Go to National Library of New Zealand Te Puna Mātauranga o Aotearoa
Volume 8, 1875
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1. “Notice of the discovery of Moa Remains at Ellerslie, near Auckland,” by T. F. Cheeseman, F.L.S.

Mr. Cheeseman remarked that he had visited the cave at Ellerslie, and had explored it carefully, and gave a description of its position and size, the whole length of the two unequal compartments into which it was divided being 98 feet, and its height in no place exceeding eight feet, the floor being composed of basaltic lava. The Moa bones, all more or less decayed, were found only in the smaller compartment, and that, prior to this discovery, he was not aware of any Moa bones having been found or known to exist north of Raglan and the Upper Waikato.

The author stated that some time ago Dr. Alder Fisher informed him that he had seen Moa bones in a small cave near the Ellerslie race-course, and at his request he had made an exploration of the cave in question. A considerable number of Moa bones were obtained, but in such a bad state of preservation as to be useless for scientific purposes. Hardly any perfect examples were seen. Human bones were found in the same cave, and a considerable number in an adjacent one, but were evidently much more recent than those of the Moa.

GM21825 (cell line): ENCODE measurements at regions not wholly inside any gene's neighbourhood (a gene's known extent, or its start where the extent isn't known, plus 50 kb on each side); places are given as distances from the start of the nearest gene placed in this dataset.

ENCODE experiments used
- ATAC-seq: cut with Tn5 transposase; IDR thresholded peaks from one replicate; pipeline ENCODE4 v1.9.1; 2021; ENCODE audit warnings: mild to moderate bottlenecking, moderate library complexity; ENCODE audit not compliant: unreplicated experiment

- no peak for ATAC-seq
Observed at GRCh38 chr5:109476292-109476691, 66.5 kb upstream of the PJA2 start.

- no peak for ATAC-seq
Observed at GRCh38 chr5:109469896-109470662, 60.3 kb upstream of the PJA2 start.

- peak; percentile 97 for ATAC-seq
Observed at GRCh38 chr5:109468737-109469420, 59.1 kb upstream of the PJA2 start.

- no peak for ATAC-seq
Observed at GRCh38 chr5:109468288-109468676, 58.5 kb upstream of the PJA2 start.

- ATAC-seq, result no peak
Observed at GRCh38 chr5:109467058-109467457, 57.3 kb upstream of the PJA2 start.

Mr. H. A. H. Monro said that it was surprising to him to hear it stated that the Maoris knew nothing of the Moa. Not only was there the evidence of the numerous derivative words in their language, but they had distinct traditions of it, and could relate how their forefathers attacked and captured it, and how the Moa defended itself. In fact, it appeared to him that there was an overwhelming amount of evidence in favour of the supposition that the Moa had been exterminated by the Maori at a not very distant period of time.

2.“Notes on the Sword Fish, Ziphias gladius,” by T. F. Cheeseman, F.L.S. (See Transactions, page 219.)

Various portions of the skeleton, both of this species and of the allied Histiophorus herschelli, were exhibited from the Museum collections.

3.“Remarks on the Pselaphidœ of New Zealand,” by Captain T. Brown. (See Transactions, page 271.)

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This paper contained an enumeration of the Pselaphidœ hitherto found in New Zealand, together with some cursory remarks, and also enclosed detailed descriptions of the various species by Dr. Sharp of Dumfries.